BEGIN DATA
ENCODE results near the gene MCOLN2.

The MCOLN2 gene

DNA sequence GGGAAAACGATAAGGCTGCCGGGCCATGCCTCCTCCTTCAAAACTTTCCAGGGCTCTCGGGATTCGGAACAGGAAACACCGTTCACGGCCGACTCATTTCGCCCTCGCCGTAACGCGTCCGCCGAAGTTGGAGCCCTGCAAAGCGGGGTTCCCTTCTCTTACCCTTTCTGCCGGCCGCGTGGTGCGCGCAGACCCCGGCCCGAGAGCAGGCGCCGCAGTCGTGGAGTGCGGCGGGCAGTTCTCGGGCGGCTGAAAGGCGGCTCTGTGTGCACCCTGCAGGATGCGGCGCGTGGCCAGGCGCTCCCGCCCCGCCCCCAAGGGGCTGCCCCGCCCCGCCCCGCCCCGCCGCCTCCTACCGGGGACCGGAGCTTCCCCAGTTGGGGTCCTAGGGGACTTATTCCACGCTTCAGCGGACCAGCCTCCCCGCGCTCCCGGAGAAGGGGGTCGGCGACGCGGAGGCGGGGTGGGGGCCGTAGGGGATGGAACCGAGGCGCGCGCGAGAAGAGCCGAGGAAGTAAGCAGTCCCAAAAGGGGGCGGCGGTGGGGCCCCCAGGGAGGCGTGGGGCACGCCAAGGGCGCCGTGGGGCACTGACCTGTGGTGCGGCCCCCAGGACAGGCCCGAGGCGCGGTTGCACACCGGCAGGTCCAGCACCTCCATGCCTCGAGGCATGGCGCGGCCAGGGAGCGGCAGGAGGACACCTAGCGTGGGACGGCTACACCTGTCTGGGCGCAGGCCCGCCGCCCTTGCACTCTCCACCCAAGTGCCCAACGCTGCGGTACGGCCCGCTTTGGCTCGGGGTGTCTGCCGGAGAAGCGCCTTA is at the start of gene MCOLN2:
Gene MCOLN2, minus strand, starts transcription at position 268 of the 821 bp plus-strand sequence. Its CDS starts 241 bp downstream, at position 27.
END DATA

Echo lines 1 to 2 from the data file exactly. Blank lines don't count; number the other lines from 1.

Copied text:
ENCODE results near the gene MCOLN2.

The MCOLN2 gene